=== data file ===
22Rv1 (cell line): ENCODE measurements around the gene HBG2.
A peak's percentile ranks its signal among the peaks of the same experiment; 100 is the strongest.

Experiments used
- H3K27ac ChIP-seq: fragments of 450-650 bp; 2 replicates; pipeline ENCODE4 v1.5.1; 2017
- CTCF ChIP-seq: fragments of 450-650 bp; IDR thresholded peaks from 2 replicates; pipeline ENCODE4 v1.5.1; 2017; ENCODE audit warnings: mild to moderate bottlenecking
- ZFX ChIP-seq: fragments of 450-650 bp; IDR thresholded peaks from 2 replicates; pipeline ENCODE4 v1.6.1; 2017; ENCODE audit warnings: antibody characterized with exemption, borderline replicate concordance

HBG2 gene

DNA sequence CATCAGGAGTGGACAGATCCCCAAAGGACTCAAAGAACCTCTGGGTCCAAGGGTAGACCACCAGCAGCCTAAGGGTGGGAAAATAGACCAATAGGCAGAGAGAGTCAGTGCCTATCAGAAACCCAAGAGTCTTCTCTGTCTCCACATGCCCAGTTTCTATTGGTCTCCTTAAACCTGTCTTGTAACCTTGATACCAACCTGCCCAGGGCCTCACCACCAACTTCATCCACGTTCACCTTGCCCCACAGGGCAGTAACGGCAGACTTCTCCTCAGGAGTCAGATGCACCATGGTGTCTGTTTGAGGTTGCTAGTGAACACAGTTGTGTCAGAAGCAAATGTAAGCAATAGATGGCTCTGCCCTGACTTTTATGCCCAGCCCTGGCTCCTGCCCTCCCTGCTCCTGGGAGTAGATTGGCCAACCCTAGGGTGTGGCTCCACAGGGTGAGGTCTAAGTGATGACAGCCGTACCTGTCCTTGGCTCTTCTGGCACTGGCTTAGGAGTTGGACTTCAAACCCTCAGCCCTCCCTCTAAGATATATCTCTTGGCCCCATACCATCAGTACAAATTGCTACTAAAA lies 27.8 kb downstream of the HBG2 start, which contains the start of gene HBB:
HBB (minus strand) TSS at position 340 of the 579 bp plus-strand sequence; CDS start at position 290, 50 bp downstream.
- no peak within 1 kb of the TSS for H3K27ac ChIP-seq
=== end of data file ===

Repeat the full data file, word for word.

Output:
22Rv1 (cell line): ENCODE measurements around the gene HBG2.
A peak's percentile ranks its signal among the peaks of the same experiment; 100 is the strongest.

Experiments used
- H3K27ac ChIP-seq: fragments of 450-650 bp; 2 replicates; pipeline ENCODE4 v1.5.1; 2017
- CTCF ChIP-seq: fragments of 450-650 bp; IDR thresholded peaks from 2 replicates; pipeline ENCODE4 v1.5.1; 2017; ENCODE audit warnings: mild to moderate bottlenecking
- ZFX ChIP-seq: fragments of 450-650 bp; IDR thresholded peaks from 2 replicates; pipeline ENCODE4 v1.6.1; 2017; ENCODE audit warnings: antibody characterized with exemption, borderline replicate concordance

HBG2 gene

DNA sequence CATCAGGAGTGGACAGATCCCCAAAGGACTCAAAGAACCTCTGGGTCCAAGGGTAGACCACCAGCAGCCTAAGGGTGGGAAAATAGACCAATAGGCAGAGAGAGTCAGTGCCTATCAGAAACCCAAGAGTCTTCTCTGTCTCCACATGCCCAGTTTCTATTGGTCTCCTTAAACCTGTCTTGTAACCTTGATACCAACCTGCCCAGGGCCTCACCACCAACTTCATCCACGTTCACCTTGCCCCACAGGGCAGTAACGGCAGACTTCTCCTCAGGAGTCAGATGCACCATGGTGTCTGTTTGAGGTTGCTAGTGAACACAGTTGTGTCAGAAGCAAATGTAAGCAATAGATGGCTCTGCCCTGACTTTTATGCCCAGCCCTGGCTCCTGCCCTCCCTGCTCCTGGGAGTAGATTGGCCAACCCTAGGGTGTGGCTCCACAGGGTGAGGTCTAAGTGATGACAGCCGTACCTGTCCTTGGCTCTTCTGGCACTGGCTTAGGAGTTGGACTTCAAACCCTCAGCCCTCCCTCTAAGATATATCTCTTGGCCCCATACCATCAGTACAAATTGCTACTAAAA lies 27.8 kb downstream of the HBG2 start, which contains the start of gene HBB:
HBB (minus strand) TSS at position 340 of the 579 bp plus-strand sequence; CDS start at position 290, 50 bp downstream.
- no peak within 1 kb of the TSS for H3K27ac ChIP-seq